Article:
Libya’s Enduring History

Politics and events can shroud a country’s richest assets from its image.

Say Libya and you think Gaddafi and civil war, or OPEC or Lockerbie. You don’t immediately think of a rich Mediterranean history and the Barbary Coast.

And I hadn’t either when I pursued a visa to visit my friend Carolyn, who is working for an NGO in Tripoli. But when she said the owner of the hotel where she was staying was eager to help because he wanted to promote tourism, it got me looking at the country differently. Skeptics who think that few tourists would ever want to go to Libya need only look at the ruins of Leptis Magna or Sabratha–each only a couple of hours from the capital of Tripoli–to change their minds.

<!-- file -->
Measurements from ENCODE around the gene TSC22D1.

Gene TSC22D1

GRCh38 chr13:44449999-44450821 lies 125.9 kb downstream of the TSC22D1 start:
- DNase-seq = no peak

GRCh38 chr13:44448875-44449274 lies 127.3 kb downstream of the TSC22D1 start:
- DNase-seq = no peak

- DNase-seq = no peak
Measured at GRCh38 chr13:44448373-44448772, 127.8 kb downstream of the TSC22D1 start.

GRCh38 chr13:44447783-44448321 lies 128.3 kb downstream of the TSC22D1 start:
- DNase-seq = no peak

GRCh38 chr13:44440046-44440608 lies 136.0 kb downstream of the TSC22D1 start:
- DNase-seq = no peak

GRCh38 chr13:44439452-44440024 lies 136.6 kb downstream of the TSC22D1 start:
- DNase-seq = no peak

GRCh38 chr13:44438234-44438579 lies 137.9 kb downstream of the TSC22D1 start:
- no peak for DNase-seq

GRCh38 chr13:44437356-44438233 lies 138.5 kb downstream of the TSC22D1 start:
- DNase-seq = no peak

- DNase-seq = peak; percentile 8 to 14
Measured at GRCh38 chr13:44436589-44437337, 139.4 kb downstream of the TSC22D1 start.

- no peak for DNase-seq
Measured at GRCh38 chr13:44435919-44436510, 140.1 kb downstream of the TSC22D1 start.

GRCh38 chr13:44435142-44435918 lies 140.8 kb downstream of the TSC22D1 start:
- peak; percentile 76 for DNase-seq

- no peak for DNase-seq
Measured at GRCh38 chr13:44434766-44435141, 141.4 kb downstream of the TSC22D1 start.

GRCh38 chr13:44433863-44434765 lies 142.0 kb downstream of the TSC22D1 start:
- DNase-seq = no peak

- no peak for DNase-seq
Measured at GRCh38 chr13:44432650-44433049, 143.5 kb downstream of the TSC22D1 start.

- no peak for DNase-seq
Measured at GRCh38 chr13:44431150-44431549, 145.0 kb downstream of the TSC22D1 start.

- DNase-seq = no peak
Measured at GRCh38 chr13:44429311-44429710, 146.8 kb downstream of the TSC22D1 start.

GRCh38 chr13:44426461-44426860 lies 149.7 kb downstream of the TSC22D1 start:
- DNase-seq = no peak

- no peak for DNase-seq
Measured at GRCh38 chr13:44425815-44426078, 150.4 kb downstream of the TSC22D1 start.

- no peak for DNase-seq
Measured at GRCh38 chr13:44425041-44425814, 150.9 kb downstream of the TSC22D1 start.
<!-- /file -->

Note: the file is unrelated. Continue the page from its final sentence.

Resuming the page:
Last Wednesday, I took a taxi to the town of Khoms to visit Leptis Magna, once one of the most beautiful cities of the Roman world. And it’s still a looker. On weekends, Libyans will come here to picnic among the ruins. But the weekday I was there, I had the entire place to myself. Not another soul around. I spent two hours of solitude, walking among the ruins, snapping pictures.

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2 thoughts on “Libya’s Enduring History

  1. Hi Craig. I’m one of Carolyn’s friends in Wooster and saw your post on her FB page. This photo essay of the ruins is amazing! Reminds me of some of the art history lectures we had in college. I’m glad you shared these with us. Thanks so much, Susan Shie

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